List of FAQ

Each activity (1-3) has its own page with FAQ specific to the activity.
Activity 1 FAQ Activity 2 FAQ Activity 3 FAQ

How long does it take to complete the CME module? And when during the course should I implement the activities?

The tables below reflect several different options for implementing the activities across multiple class sessions.

Option A: Activities conducted over a 3-week period, mostly during class sessions

Week 1: Launch Week 2: Visits and lesson planning Week 3: Lesson presentations
·      PSTs form school-based groups (3-4 PSTs per group)

·      PSTs share information from students about communities activities, familiar settings

·      PSTs select two community locations for visits, conduct visits and reflect

•       PSTs talk with students about visits, learn more about students experiences and practices

•       PSTs select one location for follow up visit, as needed

•       PSTs brainstorm and plan a mathematics lesson based on visits

•       PSTs prepare PPT presentation that reports on community visits, and learning about mathematics in the community. Presentations highlight tasks and lessons.

•       Presentations and reflection session in class.

Option B: Activities conducted over a 6-week period, mostly outside of class sessions

Week 1: Launch Week 5: Check In Week 6: Lesson Presentations
·      Instructor introduces assignment

·      Shows pictures and review assignment requirements including group and individual products.

•       Check in with PSTs about progress on community walk and lesson planning progress.

•       Show exemplar lesson “Las Socias” with specific attention to launch, use of L1, and rationale for number choice.

•       Groups make 7 minute presentation of CME Lesson with highlights from their walk and

•       Presentations are embedded in a session devoted to culturally responsive pedagogy

When time is limited (either in-class time, or out-of-class time), we have found that productive adaptations include:

  • replacing the final reflection paper with an in-class quick write followed by a group discussion;
  • encouraging students to visit community locations on their own, outside of class time (days when schools are closed and preservice teachers are not spending time in field work have worked well);
  • replacing the full lesson plan development with an in-class work session in which preservice teachers brainstorm ways they might build on what they learned in their community walk in their math teaching;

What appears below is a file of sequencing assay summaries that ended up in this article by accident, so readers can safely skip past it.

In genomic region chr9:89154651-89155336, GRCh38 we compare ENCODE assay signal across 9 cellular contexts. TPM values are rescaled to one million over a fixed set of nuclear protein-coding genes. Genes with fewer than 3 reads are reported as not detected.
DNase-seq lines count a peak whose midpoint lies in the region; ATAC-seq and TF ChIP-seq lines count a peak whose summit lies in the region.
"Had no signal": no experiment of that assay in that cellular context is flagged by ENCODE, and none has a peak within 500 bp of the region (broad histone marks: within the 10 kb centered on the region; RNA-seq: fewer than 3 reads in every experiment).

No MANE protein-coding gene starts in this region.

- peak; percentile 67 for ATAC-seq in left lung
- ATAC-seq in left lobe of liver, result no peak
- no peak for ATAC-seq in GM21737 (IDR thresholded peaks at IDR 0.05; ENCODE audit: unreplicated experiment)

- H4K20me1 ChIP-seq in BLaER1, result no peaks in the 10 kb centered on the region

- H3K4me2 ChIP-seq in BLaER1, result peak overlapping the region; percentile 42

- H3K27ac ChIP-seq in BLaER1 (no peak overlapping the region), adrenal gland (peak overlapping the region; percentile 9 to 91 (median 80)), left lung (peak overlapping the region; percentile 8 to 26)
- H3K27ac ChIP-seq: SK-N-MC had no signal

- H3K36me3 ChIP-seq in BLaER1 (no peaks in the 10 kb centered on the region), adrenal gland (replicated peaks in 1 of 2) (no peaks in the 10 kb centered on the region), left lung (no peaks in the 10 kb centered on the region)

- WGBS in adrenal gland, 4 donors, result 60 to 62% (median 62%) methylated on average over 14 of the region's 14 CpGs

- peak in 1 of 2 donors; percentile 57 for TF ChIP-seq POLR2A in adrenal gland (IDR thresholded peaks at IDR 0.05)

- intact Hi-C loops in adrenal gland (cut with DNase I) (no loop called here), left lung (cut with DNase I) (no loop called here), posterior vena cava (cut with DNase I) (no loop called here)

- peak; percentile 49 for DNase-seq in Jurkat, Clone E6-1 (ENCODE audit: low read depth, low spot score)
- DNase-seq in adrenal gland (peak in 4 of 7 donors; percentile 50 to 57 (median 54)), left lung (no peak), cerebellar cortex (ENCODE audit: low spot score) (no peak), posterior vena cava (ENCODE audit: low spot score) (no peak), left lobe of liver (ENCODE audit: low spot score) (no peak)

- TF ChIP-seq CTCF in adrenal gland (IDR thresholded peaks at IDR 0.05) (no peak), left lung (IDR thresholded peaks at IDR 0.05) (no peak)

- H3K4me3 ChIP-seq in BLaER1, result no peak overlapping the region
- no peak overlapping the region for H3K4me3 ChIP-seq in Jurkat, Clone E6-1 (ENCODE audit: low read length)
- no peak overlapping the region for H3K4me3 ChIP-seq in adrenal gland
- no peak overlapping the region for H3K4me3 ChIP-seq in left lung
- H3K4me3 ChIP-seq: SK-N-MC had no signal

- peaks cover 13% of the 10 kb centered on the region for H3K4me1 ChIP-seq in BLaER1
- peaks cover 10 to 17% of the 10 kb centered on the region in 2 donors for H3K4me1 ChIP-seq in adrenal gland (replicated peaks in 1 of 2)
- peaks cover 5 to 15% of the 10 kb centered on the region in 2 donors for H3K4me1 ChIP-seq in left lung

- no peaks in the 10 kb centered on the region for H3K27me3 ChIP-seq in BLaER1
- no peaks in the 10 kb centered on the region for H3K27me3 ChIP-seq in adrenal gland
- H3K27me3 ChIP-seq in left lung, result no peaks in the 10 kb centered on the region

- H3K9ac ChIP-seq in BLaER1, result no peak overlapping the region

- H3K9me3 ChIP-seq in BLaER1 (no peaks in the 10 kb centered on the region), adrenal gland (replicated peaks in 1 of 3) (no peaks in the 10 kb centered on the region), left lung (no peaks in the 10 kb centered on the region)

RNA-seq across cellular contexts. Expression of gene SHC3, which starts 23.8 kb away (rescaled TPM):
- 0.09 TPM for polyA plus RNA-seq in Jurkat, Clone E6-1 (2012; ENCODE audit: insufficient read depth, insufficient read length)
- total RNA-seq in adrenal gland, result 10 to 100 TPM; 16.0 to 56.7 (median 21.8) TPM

• combining the community mathematics walk with other community engagement experiences (in this instance, it is critical that preservice teachers focus specifically on mathematical practices in the community, as part of their broader community exploration)

Minimally, all teachers need to engage in some sort of community walk, reflect on what the learned in the walk and how they can draw on these new understandings and connections in their mathematics teaching.

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Do you have your prospective teachers complete any readings as part of the CME module?

There are many related readings appropriate for prospective teachers that will enrich their experiences with the CME module. We recommend that you consult our related readings for prospective teachers list and decide which readings fit your goals for the module and the course.

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How does the CME module connect to your other modules?

Case Study Module Connections:
This module can connect to an activity from the case study module, the “Getting to Know You” interview (Activity 1). In this activity, prospective teachers conduct an informal interview with a student or students in their field placement classroom to gather information about the children’s home and community experiences, the children’s knowledge of the community, and the children’s ideas about the use of / relevance of math in their community.

Classroom Practices Module Connections: